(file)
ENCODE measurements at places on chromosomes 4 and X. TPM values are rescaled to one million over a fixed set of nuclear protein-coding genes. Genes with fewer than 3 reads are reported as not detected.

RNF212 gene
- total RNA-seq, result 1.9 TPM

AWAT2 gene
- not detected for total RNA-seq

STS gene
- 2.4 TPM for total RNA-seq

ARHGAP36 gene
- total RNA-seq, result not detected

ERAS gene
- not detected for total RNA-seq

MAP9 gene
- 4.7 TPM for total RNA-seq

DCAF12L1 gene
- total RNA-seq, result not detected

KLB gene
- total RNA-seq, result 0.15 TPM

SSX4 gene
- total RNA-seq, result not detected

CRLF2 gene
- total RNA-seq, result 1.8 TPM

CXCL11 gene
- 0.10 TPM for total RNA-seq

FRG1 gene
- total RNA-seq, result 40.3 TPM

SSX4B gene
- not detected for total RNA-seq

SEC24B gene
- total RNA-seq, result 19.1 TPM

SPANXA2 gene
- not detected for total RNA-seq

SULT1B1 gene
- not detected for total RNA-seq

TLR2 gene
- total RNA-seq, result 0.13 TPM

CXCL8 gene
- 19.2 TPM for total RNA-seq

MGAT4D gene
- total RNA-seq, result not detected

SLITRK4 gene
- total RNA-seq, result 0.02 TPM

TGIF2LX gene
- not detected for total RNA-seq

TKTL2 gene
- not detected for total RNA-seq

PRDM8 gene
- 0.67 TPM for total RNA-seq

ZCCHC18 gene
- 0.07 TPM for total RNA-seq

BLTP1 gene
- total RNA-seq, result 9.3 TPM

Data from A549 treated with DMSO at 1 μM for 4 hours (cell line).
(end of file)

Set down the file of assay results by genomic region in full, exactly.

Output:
ENCODE measurements at places on chromosomes 4 and X. TPM values are rescaled to one million over a fixed set of nuclear protein-coding genes. Genes with fewer than 3 reads are reported as not detected.

RNF212 gene
- total RNA-seq, result 1.9 TPM

AWAT2 gene
- not detected for total RNA-seq

STS gene
- 2.4 TPM for total RNA-seq

ARHGAP36 gene
- total RNA-seq, result not detected

ERAS gene
- not detected for total RNA-seq

MAP9 gene
- 4.7 TPM for total RNA-seq

DCAF12L1 gene
- total RNA-seq, result not detected

KLB gene
- total RNA-seq, result 0.15 TPM

SSX4 gene
- total RNA-seq, result not detected

CRLF2 gene
- total RNA-seq, result 1.8 TPM

CXCL11 gene
- 0.10 TPM for total RNA-seq

FRG1 gene
- total RNA-seq, result 40.3 TPM

SSX4B gene
- not detected for total RNA-seq

SEC24B gene
- total RNA-seq, result 19.1 TPM

SPANXA2 gene
- not detected for total RNA-seq

SULT1B1 gene
- not detected for total RNA-seq

TLR2 gene
- total RNA-seq, result 0.13 TPM

CXCL8 gene
- 19.2 TPM for total RNA-seq

MGAT4D gene
- total RNA-seq, result not detected

SLITRK4 gene
- total RNA-seq, result 0.02 TPM

TGIF2LX gene
- not detected for total RNA-seq

TKTL2 gene
- not detected for total RNA-seq

PRDM8 gene
- 0.67 TPM for total RNA-seq

ZCCHC18 gene
- 0.07 TPM for total RNA-seq

BLTP1 gene
- total RNA-seq, result 9.3 TPM

Data from A549 treated with DMSO at 1 μM for 4 hours (cell line).